#calm #de-stress #angrykids

It’s only when you mother two children that you realize you were never meant to have it easy. The two are always poles apart. If one loves pizza cheese, the other loves the toasted crust. If one is a perfectionist, the other is certainly Queen Messy. If one is calm and centered, needless to mention the other erupts like a volcano at the drop of a hat. Bottom line, if you quite hated learning opposites at school, life gives you another chance. And the words ‘Opposite values are complementary’, that I first heard in the Art of Living suddenly begin to make sense. If forming groups were a part of family life, hubby and the 10-year-old would acquire the name “Team Perfection” without a doubt. The rest of us would fall under, “Yay! Whatever”.

So, some mornings we miss the school bus. “What’s the big deal; we are only human”, I tell myself. My girls have a mind of their own though.

10 year old – Wakes up with a start all upset, “What time is it? Whaaaat? We are late again. I don’t like being late. I hate people staring at me and asking me for a reason when I am the last one to walk in. I hate to miss assembly and I absolutely don’t like to miss reading and catching up with friends first thing in the morning. Why do we have to be late? It’s 6.30am…”

7 year old – Wakes up all smiles the minute she knows we are late. “Did we miss the bus? Are we late today? Have we missed the first period already? Because I hate to follow my class and read in the morning. And anyway, it was Hindi first thing today.”

Now you know what I mean? Being a mother is tough. As much as I enjoy being me, my older one is hell bent over doing everything right. The problem lies in her genes dominated by her father’s side, I’d say. And while the 10-year-old loves school and being a part of everything and playing by rules, her little sister loves to follow her, except for the perfection bit. She loves to eavesdrop on her sister’s group where the banter is juicy unlike Primary 2. She hates to tag along with her classmates that are still too young and lost. She loves to be babied around by the older girls that vie for her attention.

So this morning after the usual drama over getting late is in full swing, on our way to school, hubby and I suddenly realize it is the fault in our stars that traffic lights keep turning red. They ought to let us pass for Princess Number 1 is late. It’s an understatement my older one has this knack for dragging my soul out from my dreamy world into this day of mundane chores. Much as I value my slumber, my little role model of a daughter makes sure I act as the dutiful mother. While she turns into a talking clock increasing our palpitations by announcing the time every minute, our little wonder has stories to tell us. One look at her hysterical sister and the younger one is reminded of the Calm Down Zone in her classroom. It’s a new jargon and we demand an explanation.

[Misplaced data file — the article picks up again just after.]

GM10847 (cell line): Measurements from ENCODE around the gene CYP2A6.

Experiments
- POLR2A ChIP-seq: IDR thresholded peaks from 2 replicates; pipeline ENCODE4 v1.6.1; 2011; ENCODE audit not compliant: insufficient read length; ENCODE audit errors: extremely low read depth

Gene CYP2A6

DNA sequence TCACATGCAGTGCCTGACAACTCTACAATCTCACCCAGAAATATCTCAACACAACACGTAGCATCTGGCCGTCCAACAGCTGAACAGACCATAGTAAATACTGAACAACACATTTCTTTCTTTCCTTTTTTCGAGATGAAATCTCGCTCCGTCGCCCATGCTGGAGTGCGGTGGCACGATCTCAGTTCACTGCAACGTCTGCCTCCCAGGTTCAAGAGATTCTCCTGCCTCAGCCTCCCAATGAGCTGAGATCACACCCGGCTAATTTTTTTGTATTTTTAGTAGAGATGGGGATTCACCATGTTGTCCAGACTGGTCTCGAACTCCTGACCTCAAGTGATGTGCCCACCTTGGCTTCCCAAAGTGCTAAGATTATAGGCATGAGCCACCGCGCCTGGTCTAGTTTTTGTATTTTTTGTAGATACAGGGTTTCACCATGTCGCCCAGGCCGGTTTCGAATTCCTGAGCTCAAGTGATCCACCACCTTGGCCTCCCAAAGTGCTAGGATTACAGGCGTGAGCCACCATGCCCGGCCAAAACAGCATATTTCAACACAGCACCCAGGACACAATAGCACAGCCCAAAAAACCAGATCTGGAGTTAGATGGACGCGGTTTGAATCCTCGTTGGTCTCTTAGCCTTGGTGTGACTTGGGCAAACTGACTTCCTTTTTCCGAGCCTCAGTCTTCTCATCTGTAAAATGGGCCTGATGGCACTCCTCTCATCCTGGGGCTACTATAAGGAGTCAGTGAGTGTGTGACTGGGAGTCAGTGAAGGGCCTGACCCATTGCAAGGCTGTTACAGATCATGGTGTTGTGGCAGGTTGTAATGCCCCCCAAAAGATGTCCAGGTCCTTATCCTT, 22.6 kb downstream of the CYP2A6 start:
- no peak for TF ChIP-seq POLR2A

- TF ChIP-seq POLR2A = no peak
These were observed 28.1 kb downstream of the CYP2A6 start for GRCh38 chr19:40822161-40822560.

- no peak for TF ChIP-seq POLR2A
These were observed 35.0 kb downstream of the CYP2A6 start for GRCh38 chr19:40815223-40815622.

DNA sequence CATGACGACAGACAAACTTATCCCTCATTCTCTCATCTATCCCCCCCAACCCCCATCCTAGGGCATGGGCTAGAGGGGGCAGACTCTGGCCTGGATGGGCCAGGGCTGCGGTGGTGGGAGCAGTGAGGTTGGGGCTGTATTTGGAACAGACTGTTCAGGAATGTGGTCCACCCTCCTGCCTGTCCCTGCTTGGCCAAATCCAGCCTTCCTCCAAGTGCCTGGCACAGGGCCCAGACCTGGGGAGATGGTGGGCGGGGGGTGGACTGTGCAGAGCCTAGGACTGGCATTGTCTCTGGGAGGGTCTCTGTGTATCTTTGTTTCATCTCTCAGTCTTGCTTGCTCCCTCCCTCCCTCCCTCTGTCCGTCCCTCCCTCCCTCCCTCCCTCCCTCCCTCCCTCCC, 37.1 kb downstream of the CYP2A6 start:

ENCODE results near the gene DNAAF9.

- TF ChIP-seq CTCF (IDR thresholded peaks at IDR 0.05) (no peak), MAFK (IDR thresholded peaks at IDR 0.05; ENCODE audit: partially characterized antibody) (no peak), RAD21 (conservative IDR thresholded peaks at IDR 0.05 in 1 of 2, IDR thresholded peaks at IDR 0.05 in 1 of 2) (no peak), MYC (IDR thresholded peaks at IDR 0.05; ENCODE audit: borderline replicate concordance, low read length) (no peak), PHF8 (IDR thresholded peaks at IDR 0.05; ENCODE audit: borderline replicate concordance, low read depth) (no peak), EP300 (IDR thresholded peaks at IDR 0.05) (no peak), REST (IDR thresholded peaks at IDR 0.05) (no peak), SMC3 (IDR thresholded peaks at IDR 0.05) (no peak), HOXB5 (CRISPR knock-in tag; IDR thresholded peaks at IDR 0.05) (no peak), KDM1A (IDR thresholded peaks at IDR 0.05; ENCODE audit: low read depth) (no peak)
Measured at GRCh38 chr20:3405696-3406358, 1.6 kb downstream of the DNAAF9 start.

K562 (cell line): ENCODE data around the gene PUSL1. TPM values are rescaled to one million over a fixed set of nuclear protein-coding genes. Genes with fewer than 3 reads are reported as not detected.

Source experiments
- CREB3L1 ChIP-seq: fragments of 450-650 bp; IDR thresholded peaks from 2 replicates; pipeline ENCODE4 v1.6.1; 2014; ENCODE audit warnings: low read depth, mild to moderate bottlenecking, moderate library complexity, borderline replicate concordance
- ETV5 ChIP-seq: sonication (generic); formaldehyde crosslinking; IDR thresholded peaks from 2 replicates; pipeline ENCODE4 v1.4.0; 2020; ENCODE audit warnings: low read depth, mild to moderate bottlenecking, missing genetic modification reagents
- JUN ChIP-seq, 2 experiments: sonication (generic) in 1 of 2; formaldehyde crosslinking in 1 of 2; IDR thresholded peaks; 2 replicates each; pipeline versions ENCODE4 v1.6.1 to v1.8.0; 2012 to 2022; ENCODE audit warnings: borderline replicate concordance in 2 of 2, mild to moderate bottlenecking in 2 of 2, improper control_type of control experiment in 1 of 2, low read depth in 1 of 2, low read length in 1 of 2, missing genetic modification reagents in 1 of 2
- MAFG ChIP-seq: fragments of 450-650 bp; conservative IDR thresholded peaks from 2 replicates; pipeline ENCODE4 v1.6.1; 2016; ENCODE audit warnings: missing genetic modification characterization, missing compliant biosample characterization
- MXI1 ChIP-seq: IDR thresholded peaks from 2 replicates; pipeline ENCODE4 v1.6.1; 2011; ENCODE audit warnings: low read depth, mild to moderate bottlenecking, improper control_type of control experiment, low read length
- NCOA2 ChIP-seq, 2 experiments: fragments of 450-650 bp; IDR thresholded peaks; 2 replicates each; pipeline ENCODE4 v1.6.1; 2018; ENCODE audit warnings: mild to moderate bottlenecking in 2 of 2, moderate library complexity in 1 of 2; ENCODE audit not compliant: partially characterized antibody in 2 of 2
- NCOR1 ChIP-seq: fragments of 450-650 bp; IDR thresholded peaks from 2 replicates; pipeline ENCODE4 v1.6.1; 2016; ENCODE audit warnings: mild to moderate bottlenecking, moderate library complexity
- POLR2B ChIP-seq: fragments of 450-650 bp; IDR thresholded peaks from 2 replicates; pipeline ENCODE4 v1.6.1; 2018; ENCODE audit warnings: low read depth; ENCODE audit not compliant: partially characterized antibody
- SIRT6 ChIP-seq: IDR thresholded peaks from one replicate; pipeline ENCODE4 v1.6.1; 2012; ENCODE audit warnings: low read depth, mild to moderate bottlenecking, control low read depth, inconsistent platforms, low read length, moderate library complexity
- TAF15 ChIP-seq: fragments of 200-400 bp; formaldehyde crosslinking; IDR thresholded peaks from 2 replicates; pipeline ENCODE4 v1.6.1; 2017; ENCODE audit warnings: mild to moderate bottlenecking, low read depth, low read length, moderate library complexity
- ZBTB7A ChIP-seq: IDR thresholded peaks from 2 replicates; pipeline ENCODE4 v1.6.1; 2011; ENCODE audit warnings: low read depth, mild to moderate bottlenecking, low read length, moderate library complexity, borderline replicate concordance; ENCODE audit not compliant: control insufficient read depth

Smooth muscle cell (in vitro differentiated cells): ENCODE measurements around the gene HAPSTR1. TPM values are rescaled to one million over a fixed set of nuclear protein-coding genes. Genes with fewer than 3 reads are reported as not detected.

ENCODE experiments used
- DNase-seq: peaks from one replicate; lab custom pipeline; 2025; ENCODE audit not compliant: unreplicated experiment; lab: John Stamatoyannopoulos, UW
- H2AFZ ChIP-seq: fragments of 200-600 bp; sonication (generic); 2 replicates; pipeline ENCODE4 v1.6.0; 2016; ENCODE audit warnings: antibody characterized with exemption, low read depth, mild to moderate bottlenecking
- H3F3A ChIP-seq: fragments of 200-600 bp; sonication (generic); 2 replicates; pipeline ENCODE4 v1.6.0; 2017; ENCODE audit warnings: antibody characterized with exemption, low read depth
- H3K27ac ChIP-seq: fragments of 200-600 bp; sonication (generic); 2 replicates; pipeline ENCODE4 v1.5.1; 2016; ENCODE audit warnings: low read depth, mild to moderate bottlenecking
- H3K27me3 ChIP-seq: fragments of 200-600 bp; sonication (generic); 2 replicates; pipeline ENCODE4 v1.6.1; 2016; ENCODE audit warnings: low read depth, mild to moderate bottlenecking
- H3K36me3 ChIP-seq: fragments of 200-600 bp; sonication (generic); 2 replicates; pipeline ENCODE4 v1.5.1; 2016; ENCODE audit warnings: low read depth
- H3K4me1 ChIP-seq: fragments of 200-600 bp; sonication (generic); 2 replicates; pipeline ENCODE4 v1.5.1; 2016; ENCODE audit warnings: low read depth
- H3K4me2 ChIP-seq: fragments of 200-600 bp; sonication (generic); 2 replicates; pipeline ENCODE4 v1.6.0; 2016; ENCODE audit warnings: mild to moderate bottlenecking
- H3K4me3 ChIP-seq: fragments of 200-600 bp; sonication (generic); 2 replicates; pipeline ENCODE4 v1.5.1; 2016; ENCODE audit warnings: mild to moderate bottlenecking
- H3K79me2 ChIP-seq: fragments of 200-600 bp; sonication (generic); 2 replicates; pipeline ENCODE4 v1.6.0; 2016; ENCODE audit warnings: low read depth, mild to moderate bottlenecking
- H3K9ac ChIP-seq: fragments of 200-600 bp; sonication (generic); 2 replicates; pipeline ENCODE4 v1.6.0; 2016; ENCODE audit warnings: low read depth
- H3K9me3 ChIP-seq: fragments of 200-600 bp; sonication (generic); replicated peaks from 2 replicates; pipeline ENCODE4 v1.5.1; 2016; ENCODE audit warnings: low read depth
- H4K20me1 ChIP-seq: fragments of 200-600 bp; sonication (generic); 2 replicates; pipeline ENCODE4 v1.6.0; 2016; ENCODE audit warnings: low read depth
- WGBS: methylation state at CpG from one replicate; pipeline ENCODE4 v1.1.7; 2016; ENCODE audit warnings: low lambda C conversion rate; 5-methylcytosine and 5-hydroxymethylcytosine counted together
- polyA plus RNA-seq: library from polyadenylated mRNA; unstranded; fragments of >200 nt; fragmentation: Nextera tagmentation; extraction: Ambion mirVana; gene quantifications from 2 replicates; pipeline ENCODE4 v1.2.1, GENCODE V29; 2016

Turns out, this Zone is a corner located at the back of the class and is meant for students on a roller coaster of emotions like feeling sad or mad or angry. The corner is equipped with a Calm Down Kit which is apparently a box filled with articles like slime and books and toys.

I am taken aback by this strategy. Being an old school that I am, I refuse to accept the idea of having such a corner. I mean really? Calming down at age 6 and 7? My little one explains further, it is the child that needs to understand this slurry of emotions he/she is going through and inform the teacher. The older one is quick to retort, “Nothing of the sort in my class. No wonder I can’t keep my eyes off the clock. Let’s hurry. And Monu, make sure you walk fast. ”

We laugh it out as we reach school and the girls disappear before I can say goodbye. I wonder, what a brilliant initiative. To empower the kids from very young to acknowledge and accept their emotions and teach them to calm down by engaging in positive outlets like playing and reading. If this practice were available during my school days, I am sure the Math period would see the teacher teaching herself. For most of us hated numbers. Or was it the teacher?

As for my older one, I am sure she would be stuck in the Calm Down Zone reading forever and pestering her Form teacher to replace books about thrice a day. I am glad her class doesn’t have that corner yet.

P.S. When kids are taught that staying calm is a matter of choice from as early as 6 years of age, we can expect far-reaching changes within them in the long run. After all, happy begins with calm. And aren’t we relentlessly in the pursuit of happiness? If only we took instructions with as much simplicity as the kids, life would certainly feel more calm and happy.